In manufacturing, in significant decline in Europe and the US for many years, those daily interactions between process and engineering leads to new design, fresh thinking to solve problems so knowledge builds up in locations closer to the manufacturing point and then, more businesses are ‘forced’ to locate closer to where the action is. As Pisano and Shih state in their HBR article “In the long term an economy that lacks an infrastructure for advanced process engineering and manufacturing will lose its ability to innovate.”

The argument is we adopt a more strategic approach to innovation.

This I couldn’t agree more with. Innovation must become more of the overarching policy objective, it needs to go well beyond leveraging our strengths, and it needs to draw back in lost knowledge before it is too late. We need to reverse the outsourcing policies driven by short term gain and not accounted for in the total ‘cost and benefits’ that society eventually pays.

We need to alter not only the measuring criteria spoken off with Clayton Christensen’s phenomenon of “driven by the pursuit of profit” in the above mentioned article, it lies in calculating a different ‘rate of return’ (IRR) so well put within this article.

This last article from Steve Denning (re Pursuit of Profits) sums it up

“Thus when a firm calculates the rate of return on a proposal to outsource manufacturing overseas, it typically does not include:

  • The cost of the knowledge that is being lost, possibly forever.
  • The cost of being unable to innovate in future, because critical knowledge has been lost.
  • The consequent cost of its current business being destroyed by competitors emerging who can make a better product at lower cost.
  • The missed opportunity of profits that could be made from innovations based on that knowledge that is being lost.

The calculation of the IRR based on a narrow view of costs and benefits assumes that the firm’s ongoing business will continue as is, ad infinitum. The narrowly-defined IRR thus misses the costs and benefits of the actions that it is now taking that will systematically destroy the future flow of benefits. The use of IRR with the full costs and benefits included would come closer to revealing the true economic disaster that is unfolding”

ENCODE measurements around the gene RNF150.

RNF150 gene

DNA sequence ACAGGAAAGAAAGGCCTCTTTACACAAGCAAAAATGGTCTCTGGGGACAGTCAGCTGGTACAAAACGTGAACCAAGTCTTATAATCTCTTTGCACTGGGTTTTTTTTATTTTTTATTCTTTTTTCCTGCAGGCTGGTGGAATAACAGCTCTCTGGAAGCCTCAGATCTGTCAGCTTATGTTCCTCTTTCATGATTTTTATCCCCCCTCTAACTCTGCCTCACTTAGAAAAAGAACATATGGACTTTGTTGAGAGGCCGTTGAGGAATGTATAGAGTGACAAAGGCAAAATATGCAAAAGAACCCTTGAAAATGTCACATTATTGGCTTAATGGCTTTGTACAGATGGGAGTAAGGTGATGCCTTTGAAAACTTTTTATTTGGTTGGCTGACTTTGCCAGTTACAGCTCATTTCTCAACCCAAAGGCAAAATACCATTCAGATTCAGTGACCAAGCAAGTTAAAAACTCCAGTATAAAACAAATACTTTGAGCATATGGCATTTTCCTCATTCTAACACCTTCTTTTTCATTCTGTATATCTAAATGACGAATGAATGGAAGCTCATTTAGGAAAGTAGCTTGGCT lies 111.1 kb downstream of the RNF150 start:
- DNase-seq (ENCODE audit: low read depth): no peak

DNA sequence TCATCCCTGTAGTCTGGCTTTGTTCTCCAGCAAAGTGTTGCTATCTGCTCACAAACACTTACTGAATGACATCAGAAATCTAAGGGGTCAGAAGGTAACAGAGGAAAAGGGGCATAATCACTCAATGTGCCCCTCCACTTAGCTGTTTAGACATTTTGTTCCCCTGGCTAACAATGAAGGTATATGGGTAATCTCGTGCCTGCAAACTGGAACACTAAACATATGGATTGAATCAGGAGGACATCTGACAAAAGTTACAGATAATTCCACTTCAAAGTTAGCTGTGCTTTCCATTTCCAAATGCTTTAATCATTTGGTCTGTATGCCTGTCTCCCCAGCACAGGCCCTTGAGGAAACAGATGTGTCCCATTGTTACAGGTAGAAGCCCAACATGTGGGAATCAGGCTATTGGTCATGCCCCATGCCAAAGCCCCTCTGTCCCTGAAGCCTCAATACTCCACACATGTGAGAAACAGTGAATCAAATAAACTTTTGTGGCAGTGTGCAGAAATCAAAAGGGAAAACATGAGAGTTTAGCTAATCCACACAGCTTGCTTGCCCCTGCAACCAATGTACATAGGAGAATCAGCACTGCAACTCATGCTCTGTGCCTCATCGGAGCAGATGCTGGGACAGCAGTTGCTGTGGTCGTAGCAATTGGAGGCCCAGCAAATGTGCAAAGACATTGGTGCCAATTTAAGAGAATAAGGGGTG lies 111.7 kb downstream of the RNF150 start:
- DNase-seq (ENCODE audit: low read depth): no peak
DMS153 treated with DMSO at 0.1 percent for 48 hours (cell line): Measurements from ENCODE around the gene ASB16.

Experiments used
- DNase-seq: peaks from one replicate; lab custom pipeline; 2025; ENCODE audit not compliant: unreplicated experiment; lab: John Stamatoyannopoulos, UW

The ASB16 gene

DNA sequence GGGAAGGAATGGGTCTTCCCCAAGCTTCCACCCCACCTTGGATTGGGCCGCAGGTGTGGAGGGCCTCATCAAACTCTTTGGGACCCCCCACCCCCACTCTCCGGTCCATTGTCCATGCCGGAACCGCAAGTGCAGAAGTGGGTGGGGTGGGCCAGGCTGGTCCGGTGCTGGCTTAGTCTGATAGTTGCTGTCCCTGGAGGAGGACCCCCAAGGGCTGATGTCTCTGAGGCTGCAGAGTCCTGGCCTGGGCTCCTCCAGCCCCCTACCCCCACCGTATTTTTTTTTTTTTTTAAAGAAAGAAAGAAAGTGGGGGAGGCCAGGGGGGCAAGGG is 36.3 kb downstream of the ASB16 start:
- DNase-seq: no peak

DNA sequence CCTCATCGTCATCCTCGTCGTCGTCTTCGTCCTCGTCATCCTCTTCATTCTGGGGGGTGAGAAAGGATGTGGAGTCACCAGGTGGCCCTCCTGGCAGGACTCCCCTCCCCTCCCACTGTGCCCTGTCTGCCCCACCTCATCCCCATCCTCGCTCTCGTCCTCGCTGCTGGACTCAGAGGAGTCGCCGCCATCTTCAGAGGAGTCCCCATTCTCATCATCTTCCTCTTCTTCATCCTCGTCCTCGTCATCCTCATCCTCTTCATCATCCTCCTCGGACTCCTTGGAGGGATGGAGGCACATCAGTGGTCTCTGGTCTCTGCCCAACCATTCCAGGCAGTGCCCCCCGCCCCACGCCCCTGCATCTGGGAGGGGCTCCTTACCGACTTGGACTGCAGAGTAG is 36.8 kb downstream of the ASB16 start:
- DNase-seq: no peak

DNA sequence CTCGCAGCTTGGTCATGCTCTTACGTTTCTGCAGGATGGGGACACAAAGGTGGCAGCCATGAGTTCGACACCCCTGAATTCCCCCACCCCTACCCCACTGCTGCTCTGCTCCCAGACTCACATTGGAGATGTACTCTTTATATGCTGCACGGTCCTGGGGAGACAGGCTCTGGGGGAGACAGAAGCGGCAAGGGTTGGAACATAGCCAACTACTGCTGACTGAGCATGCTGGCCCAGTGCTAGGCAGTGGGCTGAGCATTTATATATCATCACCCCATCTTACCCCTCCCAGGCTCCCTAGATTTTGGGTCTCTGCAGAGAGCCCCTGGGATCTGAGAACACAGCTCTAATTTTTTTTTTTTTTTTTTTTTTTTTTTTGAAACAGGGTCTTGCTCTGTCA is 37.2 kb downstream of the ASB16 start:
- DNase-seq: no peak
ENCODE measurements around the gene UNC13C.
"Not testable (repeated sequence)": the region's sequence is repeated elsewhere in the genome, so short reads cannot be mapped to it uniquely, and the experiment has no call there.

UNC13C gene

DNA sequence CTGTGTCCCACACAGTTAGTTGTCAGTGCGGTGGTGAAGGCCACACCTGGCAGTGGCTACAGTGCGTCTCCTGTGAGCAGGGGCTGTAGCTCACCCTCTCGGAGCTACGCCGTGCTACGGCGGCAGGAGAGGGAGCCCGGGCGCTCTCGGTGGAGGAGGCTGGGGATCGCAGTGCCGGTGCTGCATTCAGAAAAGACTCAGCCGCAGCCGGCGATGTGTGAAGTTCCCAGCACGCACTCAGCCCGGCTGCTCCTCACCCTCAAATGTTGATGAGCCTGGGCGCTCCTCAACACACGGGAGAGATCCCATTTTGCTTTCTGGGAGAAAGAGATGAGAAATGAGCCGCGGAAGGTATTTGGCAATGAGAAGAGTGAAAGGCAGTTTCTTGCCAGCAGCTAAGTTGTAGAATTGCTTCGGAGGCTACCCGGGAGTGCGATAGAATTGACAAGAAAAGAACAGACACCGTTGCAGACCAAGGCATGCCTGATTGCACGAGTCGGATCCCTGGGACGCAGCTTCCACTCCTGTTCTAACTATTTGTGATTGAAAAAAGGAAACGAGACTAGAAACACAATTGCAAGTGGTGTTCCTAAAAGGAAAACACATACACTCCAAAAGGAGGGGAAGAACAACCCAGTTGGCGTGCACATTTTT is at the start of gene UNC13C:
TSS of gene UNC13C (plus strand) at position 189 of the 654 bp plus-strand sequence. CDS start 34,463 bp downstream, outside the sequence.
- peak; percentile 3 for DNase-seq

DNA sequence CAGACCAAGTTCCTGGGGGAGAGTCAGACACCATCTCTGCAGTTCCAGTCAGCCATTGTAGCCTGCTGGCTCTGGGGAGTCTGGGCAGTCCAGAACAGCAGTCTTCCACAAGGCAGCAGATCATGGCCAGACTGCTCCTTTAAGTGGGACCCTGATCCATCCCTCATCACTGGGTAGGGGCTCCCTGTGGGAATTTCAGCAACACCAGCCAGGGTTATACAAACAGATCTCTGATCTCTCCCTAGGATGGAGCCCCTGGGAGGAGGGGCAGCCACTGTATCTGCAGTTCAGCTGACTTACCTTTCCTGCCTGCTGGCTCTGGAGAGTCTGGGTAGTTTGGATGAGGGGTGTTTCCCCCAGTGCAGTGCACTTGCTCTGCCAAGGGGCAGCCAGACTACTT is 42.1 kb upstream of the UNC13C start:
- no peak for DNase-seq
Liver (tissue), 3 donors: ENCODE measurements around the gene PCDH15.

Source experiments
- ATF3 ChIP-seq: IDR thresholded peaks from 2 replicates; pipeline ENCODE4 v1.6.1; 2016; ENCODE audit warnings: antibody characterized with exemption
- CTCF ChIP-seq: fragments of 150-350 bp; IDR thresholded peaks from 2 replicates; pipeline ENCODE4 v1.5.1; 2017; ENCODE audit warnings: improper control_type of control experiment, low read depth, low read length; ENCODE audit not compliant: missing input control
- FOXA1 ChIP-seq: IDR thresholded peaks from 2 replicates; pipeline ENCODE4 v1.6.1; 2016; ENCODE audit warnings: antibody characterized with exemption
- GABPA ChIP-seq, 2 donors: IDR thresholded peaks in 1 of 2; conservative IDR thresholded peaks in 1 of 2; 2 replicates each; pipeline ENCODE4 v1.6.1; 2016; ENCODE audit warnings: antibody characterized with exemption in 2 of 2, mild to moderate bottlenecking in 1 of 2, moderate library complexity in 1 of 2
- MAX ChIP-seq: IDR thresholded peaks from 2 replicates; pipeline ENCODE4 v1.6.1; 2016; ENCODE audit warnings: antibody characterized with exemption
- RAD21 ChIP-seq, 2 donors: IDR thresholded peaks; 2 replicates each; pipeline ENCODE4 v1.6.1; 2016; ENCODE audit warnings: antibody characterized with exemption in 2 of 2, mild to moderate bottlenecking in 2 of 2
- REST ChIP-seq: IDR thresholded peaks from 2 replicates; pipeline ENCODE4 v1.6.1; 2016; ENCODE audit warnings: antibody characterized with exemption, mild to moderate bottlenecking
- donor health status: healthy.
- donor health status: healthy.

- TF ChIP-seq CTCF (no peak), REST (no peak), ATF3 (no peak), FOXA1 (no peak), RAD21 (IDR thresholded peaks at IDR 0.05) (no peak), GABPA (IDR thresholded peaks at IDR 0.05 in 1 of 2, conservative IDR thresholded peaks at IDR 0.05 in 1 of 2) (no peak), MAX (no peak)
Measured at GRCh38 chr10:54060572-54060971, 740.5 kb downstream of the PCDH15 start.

Different mindsets and different solutions are needed for a better Innovation Union.

At a time when the external environment is highly dynamic, businesses that exist today (irrespective of where they locate) may be gone tomorrow. To survive in this world, a different kind of mindset is needed and if I may say- imposed.

The traditional ways we see our business, in isolation of the dynamics going on around us where profit maximization driven by management’s preoccupation on efficiency at often the cost of real innovation. The drive for cutting costs to meet the quarter and thus losing more knowledge that resides within, and then the consistent outsourcing, this relocating chase, is an eventual death-spiral for many economies. Whole communities that had previously built around ‘knowledge clusters’ suffer and go rapidly into decline and over the long run, simply die and fade away, not relevant any more- gone overseas!

Our continued loss of knowledge, with our continued uneven recognition of the real value of innovation, will continue to feed this death-spiral unless we can somehow reverse these trends.

Moving more knowledge and the associated assets away from the US and Europe might seem sensible for today’s managers and financial backers but this is exporting knowledge and experience and this makes up innovation, it is where improvement, breakthroughs and future competitiveness come from. We are rapidly losing know-how, it is what is happening that give me greater cause to worry for our long term prospects than the financial crisis. We are losing our competitive positions as any growth in the economy is in investing in knowledge for people to innovate.